Udca is a hepato-protective agent and as mentioned above and finds place in the management of dissolution of cholesterol gall stones and sludge. The treating physician mostly prescribes Udca in management of Drug-induced hepatitis due to H, R and Z in ATT. No agent including Udca has been conclusively shown to have a definite hepato-protective action in mitigating ATT-induced hepatotoxicity [4]. However, there is also some tentative evidence which has provided a possible hepato-protective role of Udca in ATT induced Liver injury [5]. However, this case is unique because it showed elevation of Liver Enzymes which rapidly normalized after cessation of Udca. There is some evidence that Udca may lead to an increase in Liver Enzymes in advanced liver diseases with cirrhosis leading to clinical decompensation. Hence giving Udca to patients with advanced liver disease may be inimical to these subgroups of patients [6].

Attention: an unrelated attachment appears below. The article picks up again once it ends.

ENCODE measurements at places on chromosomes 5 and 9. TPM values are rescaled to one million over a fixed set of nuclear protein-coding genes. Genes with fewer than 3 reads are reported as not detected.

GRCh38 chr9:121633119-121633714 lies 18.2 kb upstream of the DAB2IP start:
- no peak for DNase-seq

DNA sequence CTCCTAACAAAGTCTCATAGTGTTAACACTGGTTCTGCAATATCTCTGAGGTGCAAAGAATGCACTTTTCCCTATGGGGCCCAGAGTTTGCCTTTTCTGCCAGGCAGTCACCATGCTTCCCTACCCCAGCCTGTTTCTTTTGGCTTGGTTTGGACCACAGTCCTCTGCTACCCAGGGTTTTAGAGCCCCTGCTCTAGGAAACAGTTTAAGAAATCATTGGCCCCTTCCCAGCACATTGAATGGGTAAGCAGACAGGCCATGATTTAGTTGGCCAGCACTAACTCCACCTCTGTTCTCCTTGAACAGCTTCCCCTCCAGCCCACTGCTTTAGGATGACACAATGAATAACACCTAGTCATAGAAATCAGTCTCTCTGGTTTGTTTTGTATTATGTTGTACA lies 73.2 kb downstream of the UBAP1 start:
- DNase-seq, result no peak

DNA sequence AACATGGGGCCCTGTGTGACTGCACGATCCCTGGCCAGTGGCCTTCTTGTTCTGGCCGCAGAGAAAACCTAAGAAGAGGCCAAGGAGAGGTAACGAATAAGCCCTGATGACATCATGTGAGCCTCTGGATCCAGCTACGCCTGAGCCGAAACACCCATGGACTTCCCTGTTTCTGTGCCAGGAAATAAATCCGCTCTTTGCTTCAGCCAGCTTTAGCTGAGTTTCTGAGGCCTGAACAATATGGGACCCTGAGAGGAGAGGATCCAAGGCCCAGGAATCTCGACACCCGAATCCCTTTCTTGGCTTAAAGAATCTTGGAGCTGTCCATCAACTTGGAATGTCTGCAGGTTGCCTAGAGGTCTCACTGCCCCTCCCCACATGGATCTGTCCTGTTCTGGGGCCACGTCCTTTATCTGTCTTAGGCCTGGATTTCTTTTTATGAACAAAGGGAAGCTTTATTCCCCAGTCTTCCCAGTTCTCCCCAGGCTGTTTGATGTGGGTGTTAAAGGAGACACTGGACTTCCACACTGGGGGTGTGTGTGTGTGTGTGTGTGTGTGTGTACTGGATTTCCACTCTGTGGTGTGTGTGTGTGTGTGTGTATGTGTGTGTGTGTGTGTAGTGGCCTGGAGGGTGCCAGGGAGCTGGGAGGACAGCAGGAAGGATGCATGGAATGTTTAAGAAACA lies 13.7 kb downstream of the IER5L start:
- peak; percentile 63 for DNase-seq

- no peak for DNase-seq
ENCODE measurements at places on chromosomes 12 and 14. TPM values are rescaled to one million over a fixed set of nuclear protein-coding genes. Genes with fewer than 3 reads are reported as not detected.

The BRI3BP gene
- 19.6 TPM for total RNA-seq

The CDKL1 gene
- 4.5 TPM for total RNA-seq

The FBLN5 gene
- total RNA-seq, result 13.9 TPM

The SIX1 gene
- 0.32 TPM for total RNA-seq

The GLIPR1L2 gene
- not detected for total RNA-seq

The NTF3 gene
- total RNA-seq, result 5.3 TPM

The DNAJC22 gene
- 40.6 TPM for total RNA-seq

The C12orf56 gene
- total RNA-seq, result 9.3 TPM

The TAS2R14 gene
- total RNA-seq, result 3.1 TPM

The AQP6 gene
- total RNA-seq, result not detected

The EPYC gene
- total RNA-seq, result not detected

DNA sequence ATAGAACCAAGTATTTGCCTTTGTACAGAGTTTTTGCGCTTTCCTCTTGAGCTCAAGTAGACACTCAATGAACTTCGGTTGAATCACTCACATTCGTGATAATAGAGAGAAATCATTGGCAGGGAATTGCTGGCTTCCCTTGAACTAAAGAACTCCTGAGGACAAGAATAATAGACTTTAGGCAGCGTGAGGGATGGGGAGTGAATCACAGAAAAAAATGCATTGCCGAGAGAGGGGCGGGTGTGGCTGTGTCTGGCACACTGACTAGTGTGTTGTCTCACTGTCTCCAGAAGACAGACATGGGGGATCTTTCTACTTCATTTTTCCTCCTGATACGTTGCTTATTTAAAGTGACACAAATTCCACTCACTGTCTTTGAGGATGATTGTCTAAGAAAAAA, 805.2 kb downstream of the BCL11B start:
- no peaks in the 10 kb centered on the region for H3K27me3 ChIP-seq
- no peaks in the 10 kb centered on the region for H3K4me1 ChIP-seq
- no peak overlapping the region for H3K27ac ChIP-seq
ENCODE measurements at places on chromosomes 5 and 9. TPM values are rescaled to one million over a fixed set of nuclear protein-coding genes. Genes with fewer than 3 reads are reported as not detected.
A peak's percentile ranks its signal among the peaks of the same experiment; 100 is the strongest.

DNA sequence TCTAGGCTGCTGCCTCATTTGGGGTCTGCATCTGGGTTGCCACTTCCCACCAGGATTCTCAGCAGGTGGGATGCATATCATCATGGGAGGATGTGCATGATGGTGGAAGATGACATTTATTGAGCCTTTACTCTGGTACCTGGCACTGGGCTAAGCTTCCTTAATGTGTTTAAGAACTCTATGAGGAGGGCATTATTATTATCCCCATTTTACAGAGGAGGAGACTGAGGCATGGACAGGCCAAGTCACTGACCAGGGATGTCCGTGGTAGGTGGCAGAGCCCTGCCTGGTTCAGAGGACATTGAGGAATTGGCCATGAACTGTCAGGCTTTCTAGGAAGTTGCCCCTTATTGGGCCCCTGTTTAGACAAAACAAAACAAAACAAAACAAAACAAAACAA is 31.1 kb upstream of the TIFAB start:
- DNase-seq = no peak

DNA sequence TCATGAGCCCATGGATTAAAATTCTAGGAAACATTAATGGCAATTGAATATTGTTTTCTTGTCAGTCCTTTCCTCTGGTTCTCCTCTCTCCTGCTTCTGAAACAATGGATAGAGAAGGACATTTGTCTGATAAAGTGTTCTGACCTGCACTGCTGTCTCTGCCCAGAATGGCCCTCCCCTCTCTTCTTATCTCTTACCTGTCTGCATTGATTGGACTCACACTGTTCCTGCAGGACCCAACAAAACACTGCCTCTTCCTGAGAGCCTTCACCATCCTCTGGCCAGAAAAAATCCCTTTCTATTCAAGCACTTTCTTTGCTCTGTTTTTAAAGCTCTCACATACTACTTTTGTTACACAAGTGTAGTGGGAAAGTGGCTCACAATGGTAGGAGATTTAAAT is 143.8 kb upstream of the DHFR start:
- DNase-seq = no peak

In our case, patient’s ultrasound was absolutely normal with no evidence of parenchymal involvement. The importance of this case lies in the fact that even a patient with a normal liver can develop hepato-toxicity due to Udca. We could not find any other literature which highlights the paradox of hepato-toxicity by this hepato-protective drug in patients with normal liver.

To conclude, a patient who is having elevated liver enzymes, especially after stopping ATT, a detailed drug history has to be taken and in case of Udca administration, a high index of suspicion needs to be maintained to rule out Udca as the drug causing hepato-toxicity.